Here it is: summer time, and the kids are ancy, not to mention the parents. Even if you homeschool year-round, summer is a perfect time to do some things a little different. Incorporating summer activities on a budget is a great way to add in some great learning opportunities that don't seem like they're educational -- even on a budget. Just a word of encouragement though--not every single activity needs to be educational--sometimes, fun is the word of the day.
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Visiting farm stands, especially those on farms that allow pick-your-own, is a fun way to get some really good, fresh fruits and veggies. You're going to buy them at the store anyway, so why not visit a farmer or even a farmer's market and get some good, fresh foods (and support a local farmer in the process)?
Speaking of food, growing your own vegetables and fruits in whatever way you can (pots on a balcony, in the yard, in raised beds) teaches kids where their food comes from and enables them to help grow it (maybe then they'd be more willing to try different vegetables). A bag of potting soil, a large pot, and a tomato plant and boom! You have home-grown tomatoes for your salad.
If you're blessed enough to own a pool, that's amazing. Add in some fun floats like this fun sea turtle ride-on, or these water squirters for epic pool battles, and you have a staycation in the making. If you don't have a pool, I'm right there with you. But we can still have amazing water play with this 60" inflatable unicorn sprinkler.
For little kids, buckets of water, measuring cups, and a little inflatable kiddie pool will get them cooled off in no time -- and help parents stay cool by dipping their feet in the pool, too (or joining them in the pool if it's big enough!).
Nature walks in the woods (be careful of snakes!) can be relaxing and fun, and they don't cost anything. Find leaves that are interesting or explore creeks and look for turtles. There's a lot to be said about getting kids in nature and letting them explore.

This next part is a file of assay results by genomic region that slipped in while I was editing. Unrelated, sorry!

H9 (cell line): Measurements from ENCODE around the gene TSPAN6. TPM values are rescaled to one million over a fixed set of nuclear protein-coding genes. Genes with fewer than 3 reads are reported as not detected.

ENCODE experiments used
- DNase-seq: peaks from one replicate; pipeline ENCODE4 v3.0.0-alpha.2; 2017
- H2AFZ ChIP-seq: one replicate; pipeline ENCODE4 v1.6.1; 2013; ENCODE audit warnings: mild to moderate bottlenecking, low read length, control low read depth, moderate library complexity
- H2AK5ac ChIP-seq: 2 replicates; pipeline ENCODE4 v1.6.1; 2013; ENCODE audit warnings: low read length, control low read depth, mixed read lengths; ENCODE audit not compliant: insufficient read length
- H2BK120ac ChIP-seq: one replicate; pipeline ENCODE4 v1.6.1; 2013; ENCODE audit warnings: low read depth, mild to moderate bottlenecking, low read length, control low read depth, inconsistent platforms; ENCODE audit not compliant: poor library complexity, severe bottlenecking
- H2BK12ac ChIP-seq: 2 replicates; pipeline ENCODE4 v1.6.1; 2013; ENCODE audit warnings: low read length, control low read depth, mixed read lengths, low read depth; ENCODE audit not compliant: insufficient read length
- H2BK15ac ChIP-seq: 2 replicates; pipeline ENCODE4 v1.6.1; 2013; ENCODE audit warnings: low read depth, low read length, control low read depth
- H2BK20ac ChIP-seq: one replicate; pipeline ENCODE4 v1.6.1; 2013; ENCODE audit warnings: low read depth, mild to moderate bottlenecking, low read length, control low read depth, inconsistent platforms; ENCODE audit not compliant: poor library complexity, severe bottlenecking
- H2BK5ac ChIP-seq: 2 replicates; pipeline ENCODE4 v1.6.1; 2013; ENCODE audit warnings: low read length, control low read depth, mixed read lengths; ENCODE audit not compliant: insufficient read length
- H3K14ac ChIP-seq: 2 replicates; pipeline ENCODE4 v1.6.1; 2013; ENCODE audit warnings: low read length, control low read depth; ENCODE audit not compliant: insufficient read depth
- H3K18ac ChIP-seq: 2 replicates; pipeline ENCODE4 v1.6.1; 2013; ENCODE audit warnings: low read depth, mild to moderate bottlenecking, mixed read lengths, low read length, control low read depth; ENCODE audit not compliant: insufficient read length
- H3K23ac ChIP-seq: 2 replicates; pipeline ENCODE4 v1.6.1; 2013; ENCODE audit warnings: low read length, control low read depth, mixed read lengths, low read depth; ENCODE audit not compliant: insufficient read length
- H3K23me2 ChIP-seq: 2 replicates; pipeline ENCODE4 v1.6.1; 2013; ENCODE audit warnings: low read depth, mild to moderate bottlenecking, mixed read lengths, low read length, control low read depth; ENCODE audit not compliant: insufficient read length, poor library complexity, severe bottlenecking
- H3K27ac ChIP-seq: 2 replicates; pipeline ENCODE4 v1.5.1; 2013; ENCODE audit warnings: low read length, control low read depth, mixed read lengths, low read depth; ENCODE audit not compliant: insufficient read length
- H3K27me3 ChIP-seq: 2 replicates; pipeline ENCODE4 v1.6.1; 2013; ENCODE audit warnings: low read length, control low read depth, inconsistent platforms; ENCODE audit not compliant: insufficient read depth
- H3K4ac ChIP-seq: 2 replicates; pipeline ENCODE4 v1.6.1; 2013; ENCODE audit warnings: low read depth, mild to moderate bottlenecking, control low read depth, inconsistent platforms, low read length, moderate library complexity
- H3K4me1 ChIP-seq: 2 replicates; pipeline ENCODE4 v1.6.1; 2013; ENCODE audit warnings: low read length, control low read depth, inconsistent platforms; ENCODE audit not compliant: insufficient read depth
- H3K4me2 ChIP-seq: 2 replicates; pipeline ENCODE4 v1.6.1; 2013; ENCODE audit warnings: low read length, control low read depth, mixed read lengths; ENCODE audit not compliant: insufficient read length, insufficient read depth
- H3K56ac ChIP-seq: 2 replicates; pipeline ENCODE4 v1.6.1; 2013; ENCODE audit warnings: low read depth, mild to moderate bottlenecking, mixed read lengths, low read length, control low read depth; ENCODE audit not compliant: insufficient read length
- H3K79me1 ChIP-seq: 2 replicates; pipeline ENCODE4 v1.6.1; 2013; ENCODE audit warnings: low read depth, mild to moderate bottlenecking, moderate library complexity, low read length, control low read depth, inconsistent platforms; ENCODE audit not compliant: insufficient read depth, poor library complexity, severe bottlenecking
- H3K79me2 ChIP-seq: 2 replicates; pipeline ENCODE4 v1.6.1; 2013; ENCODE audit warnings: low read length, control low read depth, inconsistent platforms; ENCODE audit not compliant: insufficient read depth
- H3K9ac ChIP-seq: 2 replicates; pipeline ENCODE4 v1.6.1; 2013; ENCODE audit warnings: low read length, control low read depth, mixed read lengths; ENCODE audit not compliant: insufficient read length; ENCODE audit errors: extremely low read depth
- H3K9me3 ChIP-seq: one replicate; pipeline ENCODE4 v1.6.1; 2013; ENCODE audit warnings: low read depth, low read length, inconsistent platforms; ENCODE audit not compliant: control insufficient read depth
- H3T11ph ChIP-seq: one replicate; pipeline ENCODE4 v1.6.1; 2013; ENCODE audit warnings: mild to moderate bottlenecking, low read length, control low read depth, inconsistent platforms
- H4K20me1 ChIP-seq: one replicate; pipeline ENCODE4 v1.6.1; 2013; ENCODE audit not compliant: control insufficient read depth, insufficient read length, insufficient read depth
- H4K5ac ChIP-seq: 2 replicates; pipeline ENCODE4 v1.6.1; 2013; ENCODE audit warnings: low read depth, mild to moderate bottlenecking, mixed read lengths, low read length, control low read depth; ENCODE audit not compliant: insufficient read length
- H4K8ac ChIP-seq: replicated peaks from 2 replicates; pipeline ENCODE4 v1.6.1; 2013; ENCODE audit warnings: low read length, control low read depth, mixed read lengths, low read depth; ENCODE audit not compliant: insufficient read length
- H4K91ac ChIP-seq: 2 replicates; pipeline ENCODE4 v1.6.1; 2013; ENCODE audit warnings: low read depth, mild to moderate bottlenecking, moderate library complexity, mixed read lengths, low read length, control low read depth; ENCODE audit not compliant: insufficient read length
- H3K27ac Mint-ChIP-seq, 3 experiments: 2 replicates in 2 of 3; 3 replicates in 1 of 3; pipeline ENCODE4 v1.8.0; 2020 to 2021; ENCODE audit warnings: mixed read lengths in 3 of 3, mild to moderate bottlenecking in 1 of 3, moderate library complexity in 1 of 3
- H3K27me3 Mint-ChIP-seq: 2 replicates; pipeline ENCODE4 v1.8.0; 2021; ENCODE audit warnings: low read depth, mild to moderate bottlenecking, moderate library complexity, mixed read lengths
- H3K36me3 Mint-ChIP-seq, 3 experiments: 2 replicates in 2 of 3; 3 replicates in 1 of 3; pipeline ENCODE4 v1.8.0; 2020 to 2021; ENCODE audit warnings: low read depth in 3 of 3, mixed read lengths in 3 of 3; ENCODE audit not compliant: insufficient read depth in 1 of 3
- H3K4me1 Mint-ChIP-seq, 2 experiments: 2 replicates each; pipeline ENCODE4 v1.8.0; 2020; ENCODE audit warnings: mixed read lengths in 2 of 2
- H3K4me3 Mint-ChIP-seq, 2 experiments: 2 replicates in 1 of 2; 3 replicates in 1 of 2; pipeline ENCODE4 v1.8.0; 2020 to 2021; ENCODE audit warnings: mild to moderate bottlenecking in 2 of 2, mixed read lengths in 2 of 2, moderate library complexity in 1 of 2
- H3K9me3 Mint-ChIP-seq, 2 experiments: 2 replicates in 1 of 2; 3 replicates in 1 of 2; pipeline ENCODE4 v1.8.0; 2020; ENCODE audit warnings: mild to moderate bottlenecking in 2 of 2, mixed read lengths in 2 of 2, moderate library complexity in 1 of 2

Often we will visit different touristy sites on vacations, but we don't visit similar places in our own city or county. Take a week or a couple days off work, grab the family, and explore touristy sites in your hometown. Museums, attractions, theaters--even bowling alleys or theme parks at our own back door can be a fun and inexpensive way to vacation at home. Plus, you're sleeping in your same bed!
To up the ante on staycations, why not check into a hotel in a nearby city for a weekend? When I was growing up, we didn't have a pool or the money to go on full-fledged vacations, so my parents would pack overnight bags and we'd go to a city about 20 miles away for a change of scenery, and to utilize the hotel pool.
Subscription boxes are a great way to fight the boredoms of summer and get the kids interested in what comes in the mail. Kiwico has tinker crates for ages 9-16 that gives a new, surprising theme each month. It's a good way for kids to use those STEM skills and fight off boredom.
This website, Homeschooling One Child, also has subscription boxes. Each box is curated just for your child with fun things to get their minds engaged but also have fun at the same time. Check out our sub boxes here.
Have each member of the family choose a movie once a week to watch as a family, complete with popcorn. Bring in mattresses off a bed, and pile on the floor to watch the movie. Little changes like that can make it so much more interesting and enjoyable as a family.
Check out local churches' Vacation Bible Schools for your kids--there's usually one going on every week in the summertime. It's a good way to get your children engaged and around other kids while learning about Jesus (win-win!).
There are a lot of summer activities you can do (making your own popscicles, for one!), like grilling out with family or friends, just relaxing outdoors, or going to a local park for a picnic and playtime. You don't have to spend a lot of money to have good, wholesome family activities. The most important thing is to be together.
(C) 2023 Terrie Bentley McKee ALL RIGHTS RESERVED
Buying homeschool curriculum can get expensive in a hurry. There are ways that you can purchase curriculum on a budget, however. Here are some tips and resources to show you how.
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Deciding what our child needs in curriculum is the first step. Accessing scope and sequences of grades and curriculum can be done through curriculum company websites or their catalogs. Many companies, like Teaching Textbooks, offers free math placement tests so you can determine exactly what is your child's level. Apologia offers this free curriculum planning guide.